The World Series of Poker is probably the best known of all the poker tournaments in the world. The tournament’s fame is hardly surprising when you consider its scale. Over 6,350 players participated in the 2013 tournament main events, and the final promises an overall prize in excess of $8.3 million.
Not just the richest but also the longest-running poker tournament, the WSOP has come a long way from humble beginnings as a challenge to the seven best players in the United States in 1970. For interested poker fans, a history of the World Series of Poker is available at Poker.bovada.lv/wsop for those who want to learn more about the expansion of the tournament.
WSOP 2012 winner, Greg Merson, arrived with no bracelets and just two WSOP cashes to his name. Having been down early in the main event to just 50,000 chips, he recovered to make the final and take the prize of $8.5 million and a champion’s bracelet. Merson is not amongst the 2013 November Nine finalists, but his 2012 performance is an inspiration to any poker player.
The 2013 WSOP main event took place in Paradise, Nevada between May 29th and July 15th. With 62 bracelet events attracting a total of 79,471 entries, it culminated in the $10,000 No-Limit Hold’em Main Event. This 10-day event, running from July 6th to 15th and offering a total prize pool of $59,708,800, drew 6,352 players and whittled them down to just 9. The finalists, drawn from five countries, meet in November to decide the overall victor. You can find more details at the WSOP Facebook page.
The Main Event Final Table will be played on November 4th and 5th in Las Vegas, Nevada. Play starts at 5.30 PM Pacific Time (8.30 PM Eastern). The finalists will share a prize pool of $26,662,046, with the winner walking away with $8,359,531. Even a ninth-place finish nets $733,224. It’s astounding to think that a journey to play for such prizes could start out with a $1.10 buy-in to play online poker in a Bovada qualifier game.
The chip leader going into the final is the Californian, J.C. Tran. Holding 38 million chips, Tran has also won two World Series of Poker bracelets. Tran is more than 8 million chips ahead of his nearest rival, Amir Lehavot of Israel. Lehavot is the only other finalist to hold a WSOP bracelet. Next in the chip stakes is the Canadian, Marc McLaughlin. A native of Quebec, like 2010 winner Jonathan Duhamel, McLaughlin came into the 2012 event with six WSOP cashes and holds 26,525,000 chips.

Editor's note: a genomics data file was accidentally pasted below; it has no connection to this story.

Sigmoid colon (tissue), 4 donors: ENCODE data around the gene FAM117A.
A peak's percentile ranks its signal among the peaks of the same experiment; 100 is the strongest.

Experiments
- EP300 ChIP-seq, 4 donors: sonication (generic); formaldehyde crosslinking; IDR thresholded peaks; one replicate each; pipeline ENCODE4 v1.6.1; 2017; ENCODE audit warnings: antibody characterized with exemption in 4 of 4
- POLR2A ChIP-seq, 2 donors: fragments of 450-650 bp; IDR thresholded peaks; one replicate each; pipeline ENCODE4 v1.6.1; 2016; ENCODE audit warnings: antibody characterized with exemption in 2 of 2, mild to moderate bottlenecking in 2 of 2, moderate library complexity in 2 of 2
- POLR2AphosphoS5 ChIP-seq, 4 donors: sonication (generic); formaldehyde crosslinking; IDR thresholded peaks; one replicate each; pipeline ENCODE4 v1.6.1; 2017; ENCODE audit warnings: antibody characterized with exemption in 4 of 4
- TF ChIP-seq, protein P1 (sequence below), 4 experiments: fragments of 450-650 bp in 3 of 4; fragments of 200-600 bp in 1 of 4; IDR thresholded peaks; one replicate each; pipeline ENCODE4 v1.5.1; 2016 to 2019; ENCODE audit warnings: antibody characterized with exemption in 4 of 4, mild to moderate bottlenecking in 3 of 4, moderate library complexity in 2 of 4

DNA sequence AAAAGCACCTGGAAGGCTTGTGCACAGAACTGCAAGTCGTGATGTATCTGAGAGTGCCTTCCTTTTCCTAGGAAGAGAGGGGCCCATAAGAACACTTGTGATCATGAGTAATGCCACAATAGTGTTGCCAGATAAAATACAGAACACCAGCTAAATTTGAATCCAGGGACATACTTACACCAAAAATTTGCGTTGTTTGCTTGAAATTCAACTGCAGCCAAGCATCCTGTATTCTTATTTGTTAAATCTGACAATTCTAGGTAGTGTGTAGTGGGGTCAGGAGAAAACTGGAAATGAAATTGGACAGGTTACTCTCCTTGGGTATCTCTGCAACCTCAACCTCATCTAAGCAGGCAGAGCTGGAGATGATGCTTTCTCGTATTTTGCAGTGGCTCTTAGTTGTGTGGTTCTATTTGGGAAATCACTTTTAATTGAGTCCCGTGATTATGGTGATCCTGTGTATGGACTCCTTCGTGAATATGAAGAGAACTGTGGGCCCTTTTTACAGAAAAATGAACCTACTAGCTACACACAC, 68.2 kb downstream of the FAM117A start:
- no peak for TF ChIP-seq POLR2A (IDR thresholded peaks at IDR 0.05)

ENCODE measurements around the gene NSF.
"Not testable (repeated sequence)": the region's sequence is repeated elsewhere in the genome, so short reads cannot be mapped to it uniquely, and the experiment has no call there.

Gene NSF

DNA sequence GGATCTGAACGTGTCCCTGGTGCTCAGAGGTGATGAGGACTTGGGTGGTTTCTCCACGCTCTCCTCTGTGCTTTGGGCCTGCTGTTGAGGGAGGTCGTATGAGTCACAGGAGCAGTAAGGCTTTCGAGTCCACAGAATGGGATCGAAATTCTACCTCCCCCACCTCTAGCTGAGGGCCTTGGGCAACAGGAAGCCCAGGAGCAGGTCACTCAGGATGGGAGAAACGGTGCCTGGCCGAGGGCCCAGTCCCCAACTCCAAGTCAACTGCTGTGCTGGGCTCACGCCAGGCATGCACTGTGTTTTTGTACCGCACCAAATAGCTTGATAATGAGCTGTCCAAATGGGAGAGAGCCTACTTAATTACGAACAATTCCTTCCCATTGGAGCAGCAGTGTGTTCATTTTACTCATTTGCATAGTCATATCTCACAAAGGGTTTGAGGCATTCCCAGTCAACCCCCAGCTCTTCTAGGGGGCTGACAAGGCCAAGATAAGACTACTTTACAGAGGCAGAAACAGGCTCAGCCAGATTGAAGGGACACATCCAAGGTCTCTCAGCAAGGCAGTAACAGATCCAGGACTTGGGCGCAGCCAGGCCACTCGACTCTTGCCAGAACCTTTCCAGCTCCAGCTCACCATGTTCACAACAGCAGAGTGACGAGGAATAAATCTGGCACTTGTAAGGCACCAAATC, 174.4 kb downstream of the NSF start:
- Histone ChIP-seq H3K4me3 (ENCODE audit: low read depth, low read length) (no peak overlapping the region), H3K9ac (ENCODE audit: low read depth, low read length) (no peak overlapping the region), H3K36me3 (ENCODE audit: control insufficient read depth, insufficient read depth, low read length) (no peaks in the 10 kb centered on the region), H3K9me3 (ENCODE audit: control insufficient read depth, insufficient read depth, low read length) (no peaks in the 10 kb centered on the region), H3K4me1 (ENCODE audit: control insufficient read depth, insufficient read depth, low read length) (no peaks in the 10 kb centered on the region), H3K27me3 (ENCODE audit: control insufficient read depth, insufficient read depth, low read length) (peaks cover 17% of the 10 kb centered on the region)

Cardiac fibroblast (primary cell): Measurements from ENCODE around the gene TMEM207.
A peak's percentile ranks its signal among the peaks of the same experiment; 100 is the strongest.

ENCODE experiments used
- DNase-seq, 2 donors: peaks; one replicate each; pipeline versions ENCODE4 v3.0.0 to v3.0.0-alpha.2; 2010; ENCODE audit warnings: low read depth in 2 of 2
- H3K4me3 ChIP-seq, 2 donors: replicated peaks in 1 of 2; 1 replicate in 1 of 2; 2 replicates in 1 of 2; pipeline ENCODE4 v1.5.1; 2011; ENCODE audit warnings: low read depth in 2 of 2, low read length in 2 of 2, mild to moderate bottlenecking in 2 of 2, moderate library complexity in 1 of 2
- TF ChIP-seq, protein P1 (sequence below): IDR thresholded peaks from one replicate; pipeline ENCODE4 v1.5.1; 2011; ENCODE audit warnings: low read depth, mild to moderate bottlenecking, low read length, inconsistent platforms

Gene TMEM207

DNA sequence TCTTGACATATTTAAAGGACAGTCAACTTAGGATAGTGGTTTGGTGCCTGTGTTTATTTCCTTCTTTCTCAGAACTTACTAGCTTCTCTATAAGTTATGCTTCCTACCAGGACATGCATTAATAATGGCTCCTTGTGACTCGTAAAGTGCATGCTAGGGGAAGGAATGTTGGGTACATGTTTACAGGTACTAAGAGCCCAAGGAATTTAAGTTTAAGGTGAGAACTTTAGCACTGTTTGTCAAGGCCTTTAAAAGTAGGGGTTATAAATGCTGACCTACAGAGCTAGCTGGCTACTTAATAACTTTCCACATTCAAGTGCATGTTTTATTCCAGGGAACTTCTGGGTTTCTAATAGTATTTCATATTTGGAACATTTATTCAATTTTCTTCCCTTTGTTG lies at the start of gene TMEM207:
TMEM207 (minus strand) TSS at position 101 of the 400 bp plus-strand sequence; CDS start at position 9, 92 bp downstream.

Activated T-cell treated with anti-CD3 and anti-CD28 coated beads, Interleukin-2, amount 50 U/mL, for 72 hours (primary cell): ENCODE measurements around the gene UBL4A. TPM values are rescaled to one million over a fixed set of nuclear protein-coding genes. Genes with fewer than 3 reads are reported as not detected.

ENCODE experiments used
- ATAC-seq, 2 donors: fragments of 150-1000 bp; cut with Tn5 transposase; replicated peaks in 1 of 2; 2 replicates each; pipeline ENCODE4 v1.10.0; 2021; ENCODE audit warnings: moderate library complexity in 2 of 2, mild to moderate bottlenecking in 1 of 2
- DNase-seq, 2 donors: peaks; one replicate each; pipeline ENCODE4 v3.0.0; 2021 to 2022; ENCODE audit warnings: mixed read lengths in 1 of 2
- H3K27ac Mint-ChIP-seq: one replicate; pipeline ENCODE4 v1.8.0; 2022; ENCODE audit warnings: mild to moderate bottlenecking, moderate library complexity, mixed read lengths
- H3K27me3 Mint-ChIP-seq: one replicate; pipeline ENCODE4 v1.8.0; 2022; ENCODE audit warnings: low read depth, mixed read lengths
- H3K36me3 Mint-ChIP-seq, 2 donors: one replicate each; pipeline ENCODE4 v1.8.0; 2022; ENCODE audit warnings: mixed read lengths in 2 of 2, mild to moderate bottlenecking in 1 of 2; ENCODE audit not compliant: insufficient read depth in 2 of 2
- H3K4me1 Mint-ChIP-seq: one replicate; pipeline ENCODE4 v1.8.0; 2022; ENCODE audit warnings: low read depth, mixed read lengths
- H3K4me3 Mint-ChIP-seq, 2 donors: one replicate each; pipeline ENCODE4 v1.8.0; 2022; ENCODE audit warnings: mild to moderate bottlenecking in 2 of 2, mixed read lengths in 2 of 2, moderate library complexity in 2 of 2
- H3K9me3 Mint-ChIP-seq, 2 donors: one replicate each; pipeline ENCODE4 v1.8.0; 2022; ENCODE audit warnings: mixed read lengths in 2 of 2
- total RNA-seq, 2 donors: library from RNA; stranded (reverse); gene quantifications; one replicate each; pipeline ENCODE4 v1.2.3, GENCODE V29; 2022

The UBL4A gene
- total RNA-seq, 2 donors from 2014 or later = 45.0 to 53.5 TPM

The American Jay Farber (25,975,000 chips) and the Frenchman Sylvain Loosli (19,600,000) both arrive at the final with no World Series bracelets, cashes or earnings to their name. Indeed, Farber’s earnings of just over $2,000 are the lowest of any November Nines finalist ever. Loosli lists only slightly higher earnings than Farber, but he is an online specialist with over $1 million in online wins. A win for Loosli would be a good demonstration of how online play can offer useful preparation for high-pressure, single-table finals. Another American, Ryan Riess, has somewhat higher live earnings of $30,569 but arrives with just 25,875,000 chips.
Michiel Brummelhuis is the first player from the Netherlands to reach the WSOP Main Event Final. He arrives with 11,275,000 chips and stands to double his career earnings with an excellent 2013. The fourth of five Americans amongst the November Nine is Mark Newhouse, who brings 7,350,000 chips to the table and has over $2 million in winnings from live poker tournaments. The shortest stack at the final table will be the 6,375,000 held by the fifth American finalist, David Benefield, a part-time student at Columbia University in New York.
The WSOP Main Event Final attracts good television coverage, but if watching isn’t enough and you want to get in on the action, the best place to begin is with a poker download from Bovada. You can also check the WSOP schedule atBovada for qualification games and other information. More information about other popular poker news and promotions can be found here.